Of course, one of the other most famous (but related) things to do in Peru is the Inca Trail, and arriving at Machu Picchu, entering through the sun gate just as the day begins, is a special experience.
There are lots of different options for walking the Inca Trail but the classic one takes about four days. It’s become very popular and there are limited permits for the trail.
So, it’s also worth mentioning that there are other treks you can do that will take you to Machu Picchu (well, to the general area, at least).
The Inca Trail is well-known but it’s crowded and has lost some of its spiritual atmosphere. You may want to consider the Salkantay Trek instead, or even the beautiful Lares Trek, which focuses on untouched natural landscapes and small local villages.
Separate to Machu Picchu, the huge network of Incan trails throughout South America have been listed as one of Peru’s World Heritage Sites.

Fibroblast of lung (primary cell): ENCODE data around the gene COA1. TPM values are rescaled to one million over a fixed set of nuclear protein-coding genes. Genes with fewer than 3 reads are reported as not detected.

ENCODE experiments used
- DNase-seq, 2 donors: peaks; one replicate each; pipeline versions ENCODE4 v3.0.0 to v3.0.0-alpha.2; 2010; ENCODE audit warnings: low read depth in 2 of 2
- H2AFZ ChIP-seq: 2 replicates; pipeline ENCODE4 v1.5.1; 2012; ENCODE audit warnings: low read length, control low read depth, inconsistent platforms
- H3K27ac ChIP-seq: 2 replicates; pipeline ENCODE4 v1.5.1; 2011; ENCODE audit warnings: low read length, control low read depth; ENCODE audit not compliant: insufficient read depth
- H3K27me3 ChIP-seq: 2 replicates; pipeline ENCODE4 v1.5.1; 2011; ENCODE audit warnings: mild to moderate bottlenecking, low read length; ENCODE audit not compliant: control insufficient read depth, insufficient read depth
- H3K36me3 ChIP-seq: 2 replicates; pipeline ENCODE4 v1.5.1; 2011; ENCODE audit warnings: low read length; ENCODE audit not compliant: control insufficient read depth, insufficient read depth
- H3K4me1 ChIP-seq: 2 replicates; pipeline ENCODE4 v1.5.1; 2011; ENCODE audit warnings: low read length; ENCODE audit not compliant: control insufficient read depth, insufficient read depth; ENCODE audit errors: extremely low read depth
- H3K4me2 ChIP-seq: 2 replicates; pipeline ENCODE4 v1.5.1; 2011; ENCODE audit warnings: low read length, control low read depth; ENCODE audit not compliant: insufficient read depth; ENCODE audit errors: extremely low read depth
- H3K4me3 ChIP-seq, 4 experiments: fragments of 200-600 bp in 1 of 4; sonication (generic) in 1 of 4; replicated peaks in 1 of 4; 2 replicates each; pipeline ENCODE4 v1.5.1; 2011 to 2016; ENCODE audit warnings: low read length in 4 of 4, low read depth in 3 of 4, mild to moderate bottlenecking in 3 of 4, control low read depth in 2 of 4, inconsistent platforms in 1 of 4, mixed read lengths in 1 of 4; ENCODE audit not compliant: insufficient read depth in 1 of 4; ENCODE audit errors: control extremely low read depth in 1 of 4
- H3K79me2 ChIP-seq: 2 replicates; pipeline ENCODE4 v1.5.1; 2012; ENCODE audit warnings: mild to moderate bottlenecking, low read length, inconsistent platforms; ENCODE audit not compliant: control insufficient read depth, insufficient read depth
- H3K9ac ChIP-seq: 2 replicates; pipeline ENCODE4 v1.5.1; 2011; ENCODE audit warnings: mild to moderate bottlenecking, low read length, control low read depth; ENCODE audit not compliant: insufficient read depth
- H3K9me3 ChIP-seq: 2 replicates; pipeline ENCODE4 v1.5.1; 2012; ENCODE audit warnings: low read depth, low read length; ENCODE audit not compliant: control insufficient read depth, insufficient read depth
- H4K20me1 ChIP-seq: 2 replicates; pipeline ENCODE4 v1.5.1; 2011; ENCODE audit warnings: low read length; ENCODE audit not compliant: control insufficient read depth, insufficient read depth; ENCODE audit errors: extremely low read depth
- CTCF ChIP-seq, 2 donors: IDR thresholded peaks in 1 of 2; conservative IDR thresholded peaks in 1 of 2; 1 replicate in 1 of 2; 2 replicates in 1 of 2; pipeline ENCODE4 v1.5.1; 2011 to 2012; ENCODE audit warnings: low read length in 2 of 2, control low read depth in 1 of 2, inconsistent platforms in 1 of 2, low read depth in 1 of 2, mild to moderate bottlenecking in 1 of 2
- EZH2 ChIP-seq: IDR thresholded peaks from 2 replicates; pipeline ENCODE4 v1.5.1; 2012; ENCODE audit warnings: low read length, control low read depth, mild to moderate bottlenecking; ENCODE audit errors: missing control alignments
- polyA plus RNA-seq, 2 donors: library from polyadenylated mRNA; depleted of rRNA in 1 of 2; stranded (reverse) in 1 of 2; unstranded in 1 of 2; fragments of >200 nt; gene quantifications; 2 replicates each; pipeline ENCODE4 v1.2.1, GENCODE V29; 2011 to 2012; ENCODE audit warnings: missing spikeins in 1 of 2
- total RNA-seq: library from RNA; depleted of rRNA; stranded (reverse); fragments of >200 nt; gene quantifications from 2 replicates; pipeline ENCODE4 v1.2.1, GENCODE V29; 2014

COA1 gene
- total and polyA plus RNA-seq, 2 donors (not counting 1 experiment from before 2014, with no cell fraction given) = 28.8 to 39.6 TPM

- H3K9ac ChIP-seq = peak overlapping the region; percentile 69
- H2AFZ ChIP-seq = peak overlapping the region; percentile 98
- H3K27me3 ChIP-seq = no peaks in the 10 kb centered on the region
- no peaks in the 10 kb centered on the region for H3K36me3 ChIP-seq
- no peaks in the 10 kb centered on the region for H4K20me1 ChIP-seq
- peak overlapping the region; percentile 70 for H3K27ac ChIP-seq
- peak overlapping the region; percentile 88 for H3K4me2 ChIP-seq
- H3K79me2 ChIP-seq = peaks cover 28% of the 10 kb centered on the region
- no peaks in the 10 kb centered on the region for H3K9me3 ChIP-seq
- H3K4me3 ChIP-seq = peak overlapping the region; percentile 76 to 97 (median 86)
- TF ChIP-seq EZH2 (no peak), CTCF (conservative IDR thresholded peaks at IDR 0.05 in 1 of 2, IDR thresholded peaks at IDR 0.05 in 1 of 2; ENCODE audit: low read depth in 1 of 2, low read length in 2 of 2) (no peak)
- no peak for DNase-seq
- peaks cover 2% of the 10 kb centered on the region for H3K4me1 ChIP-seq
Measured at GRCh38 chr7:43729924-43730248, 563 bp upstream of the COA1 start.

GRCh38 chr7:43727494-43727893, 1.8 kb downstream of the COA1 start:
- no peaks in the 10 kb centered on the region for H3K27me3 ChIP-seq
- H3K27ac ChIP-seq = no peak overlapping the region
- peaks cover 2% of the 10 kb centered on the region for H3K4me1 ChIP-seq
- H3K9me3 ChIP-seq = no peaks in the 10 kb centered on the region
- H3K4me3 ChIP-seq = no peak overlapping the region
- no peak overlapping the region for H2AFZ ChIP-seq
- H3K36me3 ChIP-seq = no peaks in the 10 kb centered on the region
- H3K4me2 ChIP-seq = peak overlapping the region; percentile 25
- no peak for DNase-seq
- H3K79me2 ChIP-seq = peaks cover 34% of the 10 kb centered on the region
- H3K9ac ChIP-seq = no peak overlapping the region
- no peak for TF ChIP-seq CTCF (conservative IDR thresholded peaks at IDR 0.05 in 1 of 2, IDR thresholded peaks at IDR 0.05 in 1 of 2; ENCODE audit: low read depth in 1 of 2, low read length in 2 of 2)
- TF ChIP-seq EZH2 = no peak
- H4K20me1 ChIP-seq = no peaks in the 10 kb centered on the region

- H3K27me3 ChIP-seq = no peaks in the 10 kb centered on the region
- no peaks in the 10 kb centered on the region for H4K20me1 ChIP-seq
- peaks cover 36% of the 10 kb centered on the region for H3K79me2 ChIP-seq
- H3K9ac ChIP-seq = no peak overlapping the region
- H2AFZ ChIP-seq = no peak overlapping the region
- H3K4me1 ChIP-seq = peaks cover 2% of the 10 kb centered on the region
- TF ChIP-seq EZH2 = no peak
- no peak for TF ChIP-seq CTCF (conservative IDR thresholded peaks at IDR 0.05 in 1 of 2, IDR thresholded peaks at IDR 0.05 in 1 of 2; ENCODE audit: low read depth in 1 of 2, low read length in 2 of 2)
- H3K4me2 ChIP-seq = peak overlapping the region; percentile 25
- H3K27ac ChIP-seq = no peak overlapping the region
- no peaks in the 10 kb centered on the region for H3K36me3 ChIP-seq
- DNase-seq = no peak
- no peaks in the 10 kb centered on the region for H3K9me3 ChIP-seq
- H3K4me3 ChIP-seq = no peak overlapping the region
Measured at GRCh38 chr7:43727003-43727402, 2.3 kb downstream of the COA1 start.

Many of Peru’s ancient civilisations have left us with mysteries, but perhaps none is more mysterious than the Nazca Lines, about 350 kilometres south of Lima.
The Nazca Lines are enormous markings made in the desert. Some are just straight lines or geometric shapes, but others are recognisable as animals like a spider, a monkey, or a hummingbird. The largest figures are about 200 metres long.
There is a viewing platform on the highway where you can see a few of the lines up close, but you really don’t get a good perspective. You’re best taking one of the many daily scenic flights to see all the shapes properly.
When you’re up in the sky, the Nazca Lines really are astounding, and you can see why some people believe they were made by (or for) aliens.